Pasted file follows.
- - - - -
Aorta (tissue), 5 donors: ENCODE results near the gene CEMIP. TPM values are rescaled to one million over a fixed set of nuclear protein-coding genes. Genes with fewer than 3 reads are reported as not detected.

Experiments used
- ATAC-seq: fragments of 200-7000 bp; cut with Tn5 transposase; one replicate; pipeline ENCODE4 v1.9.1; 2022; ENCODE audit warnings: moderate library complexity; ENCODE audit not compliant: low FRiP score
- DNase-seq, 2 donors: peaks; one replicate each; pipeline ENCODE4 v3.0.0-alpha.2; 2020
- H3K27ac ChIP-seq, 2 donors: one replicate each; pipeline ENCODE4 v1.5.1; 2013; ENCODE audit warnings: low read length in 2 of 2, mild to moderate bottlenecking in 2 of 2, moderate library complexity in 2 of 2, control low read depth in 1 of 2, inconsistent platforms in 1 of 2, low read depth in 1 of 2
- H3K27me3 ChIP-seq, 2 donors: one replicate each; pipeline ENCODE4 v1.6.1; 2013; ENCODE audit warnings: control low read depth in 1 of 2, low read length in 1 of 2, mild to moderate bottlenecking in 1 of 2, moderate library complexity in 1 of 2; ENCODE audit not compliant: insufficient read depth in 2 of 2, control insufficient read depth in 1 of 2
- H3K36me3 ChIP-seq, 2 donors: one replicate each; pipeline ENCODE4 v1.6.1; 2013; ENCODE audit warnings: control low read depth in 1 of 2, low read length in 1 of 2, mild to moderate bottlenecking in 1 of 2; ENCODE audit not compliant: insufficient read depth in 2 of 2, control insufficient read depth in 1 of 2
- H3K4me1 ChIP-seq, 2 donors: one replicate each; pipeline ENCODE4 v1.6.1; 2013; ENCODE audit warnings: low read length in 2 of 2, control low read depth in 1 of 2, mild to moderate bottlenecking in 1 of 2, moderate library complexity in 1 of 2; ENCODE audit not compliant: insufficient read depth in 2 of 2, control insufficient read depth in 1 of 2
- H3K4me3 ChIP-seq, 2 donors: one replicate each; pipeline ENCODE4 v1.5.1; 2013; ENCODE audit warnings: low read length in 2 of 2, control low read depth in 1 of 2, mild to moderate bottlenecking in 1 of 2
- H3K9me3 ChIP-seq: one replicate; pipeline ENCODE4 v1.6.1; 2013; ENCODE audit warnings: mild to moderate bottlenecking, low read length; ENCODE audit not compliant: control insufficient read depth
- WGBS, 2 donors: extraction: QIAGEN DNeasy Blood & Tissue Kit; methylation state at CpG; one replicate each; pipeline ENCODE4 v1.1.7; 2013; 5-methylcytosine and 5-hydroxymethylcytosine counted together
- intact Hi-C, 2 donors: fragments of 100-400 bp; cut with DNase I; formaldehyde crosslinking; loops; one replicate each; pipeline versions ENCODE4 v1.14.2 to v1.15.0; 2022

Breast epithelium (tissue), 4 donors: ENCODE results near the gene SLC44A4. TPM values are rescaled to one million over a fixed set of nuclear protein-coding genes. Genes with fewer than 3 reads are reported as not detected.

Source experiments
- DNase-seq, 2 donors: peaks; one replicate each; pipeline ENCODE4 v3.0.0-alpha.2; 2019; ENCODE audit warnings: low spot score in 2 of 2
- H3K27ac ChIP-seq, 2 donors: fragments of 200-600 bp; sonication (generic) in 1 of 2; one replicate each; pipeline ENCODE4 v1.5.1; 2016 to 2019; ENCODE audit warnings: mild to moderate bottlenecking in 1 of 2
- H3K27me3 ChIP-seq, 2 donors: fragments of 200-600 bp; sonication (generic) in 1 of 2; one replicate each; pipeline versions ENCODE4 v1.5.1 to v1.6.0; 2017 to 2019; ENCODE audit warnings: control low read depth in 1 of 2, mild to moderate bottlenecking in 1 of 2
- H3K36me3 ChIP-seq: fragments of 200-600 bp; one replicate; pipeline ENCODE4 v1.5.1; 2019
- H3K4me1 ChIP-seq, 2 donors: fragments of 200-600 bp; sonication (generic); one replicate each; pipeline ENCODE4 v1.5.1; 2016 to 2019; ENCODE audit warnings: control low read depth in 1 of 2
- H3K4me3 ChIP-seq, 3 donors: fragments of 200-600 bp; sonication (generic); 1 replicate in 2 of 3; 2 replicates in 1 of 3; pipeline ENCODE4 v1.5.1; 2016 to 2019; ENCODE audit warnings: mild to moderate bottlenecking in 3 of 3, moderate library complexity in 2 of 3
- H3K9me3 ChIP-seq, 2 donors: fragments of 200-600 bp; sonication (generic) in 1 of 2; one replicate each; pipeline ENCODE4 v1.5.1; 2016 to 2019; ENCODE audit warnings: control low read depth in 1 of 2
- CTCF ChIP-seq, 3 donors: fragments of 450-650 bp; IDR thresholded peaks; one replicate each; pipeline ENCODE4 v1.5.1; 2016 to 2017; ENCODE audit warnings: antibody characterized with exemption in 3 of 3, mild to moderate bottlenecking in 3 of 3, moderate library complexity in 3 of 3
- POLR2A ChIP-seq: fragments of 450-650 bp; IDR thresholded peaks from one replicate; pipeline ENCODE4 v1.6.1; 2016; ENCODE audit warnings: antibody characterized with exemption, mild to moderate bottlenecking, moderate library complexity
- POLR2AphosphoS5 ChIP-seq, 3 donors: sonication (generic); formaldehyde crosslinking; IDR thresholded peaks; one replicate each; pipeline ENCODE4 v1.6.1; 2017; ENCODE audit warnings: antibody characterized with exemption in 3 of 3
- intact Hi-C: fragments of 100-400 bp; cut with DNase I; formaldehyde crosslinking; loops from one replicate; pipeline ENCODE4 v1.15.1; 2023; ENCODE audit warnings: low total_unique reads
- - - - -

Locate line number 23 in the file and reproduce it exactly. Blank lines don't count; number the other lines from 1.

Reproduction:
- POLR2A ChIP-seq: fragments of 450-650 bp; IDR thresholded peaks from one replicate; pipeline ENCODE4 v1.6.1; 2016; ENCODE audit warnings: antibody characterized with exemption, mild to moderate bottlenecking, moderate library complexity